Veterinary Articles | Uveitis
Veterinary Articles > Uveitis
by Noelle La Croix, DVM, Dip. ACVO
The complicated anatomy of the eye can be roughly divided into 3 layers: an outer fibrous layer (cornea and sclera), a middle vascular layer (choroid and iris), and an inner neurological layer (retina). Uveitis is defined as inflammation within the middle layer commonly called the uvea (Latin grape). The name probably derives from early anatomists that would remove this small bluish-purple (grape-like) tissue from the human eye. Unfortunately, inflammation of the uvea can lead to a wide spectrum of disease. Uveitis can be acute and self-limiting or act as a progressive syndrome (panuveitis) which can lead to blindness.
The eye is normally an immunoprivileged site. A blood ocular barrier (BOB) physically limits exposure of ocular layers to many proteinaceous antigens. The BOB is mainly composed of a non-pigmented ciliary epithelium and a pigmented retinal epithelium. An endothelial component of tight junctions within iris blood vessels and retinal capillaries also contributes to the BOB.
An antigen that manages to cross the BOB does not typically induce an immune response within the eye. The antigens are tolerated and/or immune responses to them are suppressed largely by T lymphocytes. This process is known as anterior chamber-associated immune deviation (ACAID) and its hallmark is an impairment of delayed-type hypersensitivity (DTH) responses (an antibody-independent T-cell mediated immune response). A number of factors are involved in ACAID. The iris and ciliary body secrete the cytokine TGF-beta which is a T lymphocyte and phagocytic monocyte supressor. The aqueous humor contains anti-proliferative (immunosuppressive) factors including the neuropeptide alpha-melanocyte-stimulating hormone (alpha-MSH) and vasoactive intestinal peptide (VIP). The eye also lacks cortisol-binding globulins (cortisol persists), produces minimal complement-fixing antibodies, and secretes FasL (induces apoptosis of activated lymphocytes). Combined, all these factors limit and supress immune responses by the eye and any ocular inflammation is therefore considered aberrant.
Some antigens (particularly if present in great number) can overcome ACAID and the resultant inflammation is uveitis. There are 3 primary etiologies of uveitis: infectious, neoplastic, and autoimmune/idiopathic.
Infectious uveitis primarily manifests in younger animals. Various infectious organisms (fungi, algae, parasites, protozoa, and bacteria) can sometimes evade an immune reponse and linger within the immunoprivileged eye. For example, large organisms and intracellular bacteria typically require macrophages (which the eye lacks) for clearance from a host. Over time the proliferation of these organisms will overwhelm the ACAID resulting in uveitis. Vascular diseases that alter uveal vasculature, and diseases that grossly modify the immune system (e.g.; FIV or FIP), can also lead to cases of infectious uveitis (Figure 1).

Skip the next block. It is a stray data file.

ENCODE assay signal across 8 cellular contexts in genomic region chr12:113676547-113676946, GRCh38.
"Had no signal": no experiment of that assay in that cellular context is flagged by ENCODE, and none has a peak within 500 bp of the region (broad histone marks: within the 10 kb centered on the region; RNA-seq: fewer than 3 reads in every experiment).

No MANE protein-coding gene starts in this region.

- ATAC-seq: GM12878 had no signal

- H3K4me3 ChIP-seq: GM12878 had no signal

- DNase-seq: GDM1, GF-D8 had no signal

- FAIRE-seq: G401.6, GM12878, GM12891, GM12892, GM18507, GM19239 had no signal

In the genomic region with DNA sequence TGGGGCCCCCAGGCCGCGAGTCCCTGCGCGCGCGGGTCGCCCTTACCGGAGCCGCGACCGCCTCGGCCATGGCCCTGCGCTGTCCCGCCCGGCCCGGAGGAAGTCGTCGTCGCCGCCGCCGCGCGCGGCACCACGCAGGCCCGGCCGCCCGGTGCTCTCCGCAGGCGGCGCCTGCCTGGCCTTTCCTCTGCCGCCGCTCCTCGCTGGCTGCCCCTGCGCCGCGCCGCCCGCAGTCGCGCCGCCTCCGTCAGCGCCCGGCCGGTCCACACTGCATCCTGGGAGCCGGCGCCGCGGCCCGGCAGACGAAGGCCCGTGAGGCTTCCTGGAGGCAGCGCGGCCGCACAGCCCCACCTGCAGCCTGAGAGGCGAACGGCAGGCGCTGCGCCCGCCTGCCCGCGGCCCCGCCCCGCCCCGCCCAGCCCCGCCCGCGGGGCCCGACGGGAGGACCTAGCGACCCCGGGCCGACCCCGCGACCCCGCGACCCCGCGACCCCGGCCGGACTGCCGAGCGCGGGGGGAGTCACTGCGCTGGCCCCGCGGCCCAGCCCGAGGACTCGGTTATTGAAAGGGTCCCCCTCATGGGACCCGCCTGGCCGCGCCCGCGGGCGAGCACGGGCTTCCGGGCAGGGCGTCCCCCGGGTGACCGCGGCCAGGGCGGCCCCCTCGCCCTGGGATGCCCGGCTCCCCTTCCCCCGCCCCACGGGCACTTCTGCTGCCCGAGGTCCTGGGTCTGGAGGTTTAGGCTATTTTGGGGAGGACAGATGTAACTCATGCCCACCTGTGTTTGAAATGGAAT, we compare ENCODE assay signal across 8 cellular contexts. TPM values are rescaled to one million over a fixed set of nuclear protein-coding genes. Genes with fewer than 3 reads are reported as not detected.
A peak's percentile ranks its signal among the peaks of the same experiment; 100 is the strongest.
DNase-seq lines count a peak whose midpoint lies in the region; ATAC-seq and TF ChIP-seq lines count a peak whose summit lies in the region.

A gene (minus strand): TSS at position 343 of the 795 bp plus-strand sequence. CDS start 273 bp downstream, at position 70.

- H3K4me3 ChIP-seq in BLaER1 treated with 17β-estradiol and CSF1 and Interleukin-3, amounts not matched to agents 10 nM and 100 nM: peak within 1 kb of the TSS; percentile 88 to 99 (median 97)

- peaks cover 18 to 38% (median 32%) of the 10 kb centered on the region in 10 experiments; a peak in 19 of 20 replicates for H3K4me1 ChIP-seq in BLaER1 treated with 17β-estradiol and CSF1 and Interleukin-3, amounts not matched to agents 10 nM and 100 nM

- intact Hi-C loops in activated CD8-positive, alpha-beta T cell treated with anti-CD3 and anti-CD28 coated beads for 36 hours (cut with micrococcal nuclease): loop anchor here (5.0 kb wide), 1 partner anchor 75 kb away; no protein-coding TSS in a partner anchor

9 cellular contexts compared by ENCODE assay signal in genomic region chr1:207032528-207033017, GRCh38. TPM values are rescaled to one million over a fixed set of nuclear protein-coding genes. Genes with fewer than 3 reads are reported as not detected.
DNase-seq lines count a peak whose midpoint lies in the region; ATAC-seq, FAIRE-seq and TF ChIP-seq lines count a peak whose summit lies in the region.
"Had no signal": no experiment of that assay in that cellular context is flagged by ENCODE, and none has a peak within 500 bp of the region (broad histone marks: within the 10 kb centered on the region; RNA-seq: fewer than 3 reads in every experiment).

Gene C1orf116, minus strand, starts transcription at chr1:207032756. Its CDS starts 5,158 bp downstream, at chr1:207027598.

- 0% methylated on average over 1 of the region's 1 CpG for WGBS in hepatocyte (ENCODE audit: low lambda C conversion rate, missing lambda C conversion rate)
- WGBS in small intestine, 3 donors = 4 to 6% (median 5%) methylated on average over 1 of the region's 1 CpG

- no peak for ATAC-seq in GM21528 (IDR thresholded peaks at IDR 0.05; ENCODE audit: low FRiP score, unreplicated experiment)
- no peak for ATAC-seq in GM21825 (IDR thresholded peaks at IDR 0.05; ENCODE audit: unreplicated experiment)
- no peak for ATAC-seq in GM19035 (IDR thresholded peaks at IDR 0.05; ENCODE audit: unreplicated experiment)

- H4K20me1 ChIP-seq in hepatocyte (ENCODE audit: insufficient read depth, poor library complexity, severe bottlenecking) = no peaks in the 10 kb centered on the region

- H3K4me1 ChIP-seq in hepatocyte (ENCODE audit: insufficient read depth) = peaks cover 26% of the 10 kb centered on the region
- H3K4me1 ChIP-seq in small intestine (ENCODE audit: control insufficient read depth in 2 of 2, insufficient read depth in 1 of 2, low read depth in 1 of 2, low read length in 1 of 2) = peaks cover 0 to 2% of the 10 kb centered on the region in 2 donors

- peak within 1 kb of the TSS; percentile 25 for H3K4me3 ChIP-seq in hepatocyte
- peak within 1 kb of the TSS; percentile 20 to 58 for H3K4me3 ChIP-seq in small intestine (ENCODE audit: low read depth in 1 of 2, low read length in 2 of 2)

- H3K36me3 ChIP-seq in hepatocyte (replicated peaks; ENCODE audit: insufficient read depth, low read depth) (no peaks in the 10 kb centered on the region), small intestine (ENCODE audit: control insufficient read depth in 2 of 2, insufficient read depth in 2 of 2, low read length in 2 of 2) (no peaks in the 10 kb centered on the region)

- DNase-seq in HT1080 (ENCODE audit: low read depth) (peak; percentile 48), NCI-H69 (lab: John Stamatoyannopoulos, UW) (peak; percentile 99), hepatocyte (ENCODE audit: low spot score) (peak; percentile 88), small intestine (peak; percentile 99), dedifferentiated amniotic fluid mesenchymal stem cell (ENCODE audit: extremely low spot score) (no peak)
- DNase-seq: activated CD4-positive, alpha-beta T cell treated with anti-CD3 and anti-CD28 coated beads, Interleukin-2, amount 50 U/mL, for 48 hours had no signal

A neoplasm within the uvea can also overwhelm ACAID and cause uveitis. These clusters of large dividing cells tend to secrete novel antigens, cause ocular necroses (releasing other antigens), disrupt the endothelial and epithelial layers of the BOB, and stimulate abnormal vessel growth. The aberrant vasculature can 'leak' antigens into the eye bypassing the BOB. Common ocular neoplasias in dogs and cats associated with uveitis include: melanoma, iridociliary tumors (adenocarcinoma, ciliary body adenoma), and metastatic lymphoma. In the dog, other uveitis inducing tumors include: histiocytic sarcoma, melanoma, haemangiosarcoma, osteosarcoma, and mammary adenocarcinoma. In the cat, uveitis is also associated with pulmonary carcinoma, squamous cell carcinoma, and fibrosarcoma.
Sometimes an underlying infectious organism, or cancer, cannot be associated with uveitis. In these cases the uveitis is often the result of autoimmunity. For example, an individual may abnormally recognize a protein as a foreign antigen. A number of dog breeds are predisposed to developing autoimmune disease (lupus, chronic superficial keratitis, hemolytic anemia, etc.) and this is linked to their patterns of MHC expression. In these animals, self antigens are inappropriately presented by their MHC and T lymphocytes are subsequently activated. Similarly, ocular self-antigens may be presented to T lymphocytes of animals predisposed to uveitis. Inappropriately activated T cells will then proliferate, overcome ACAID, and permanently populate uveal tissues. These cases will generally require lifelong treatments to preserve vision.
All forms of uveitis are aberrant and must be controlled to prevent damage of ocular tissues. Even low-grade ocular inflammation can cause pain and obstruct vision. The treatment of uveitis will be the subject of my next article
Noelle La Croix, DVM, Dip. ACVO
Veterinary Medical Center of Long Island
75 Sunrise Highway
West Islip, New York 11795
(631) 587-0800; fax (631) 587-2006
Figure 1: The right eye of a 6 month-old female DSH with FIP associated uveitis. Pigmented keratic precipitates of macrophages are present in the ventral corneal endothelium.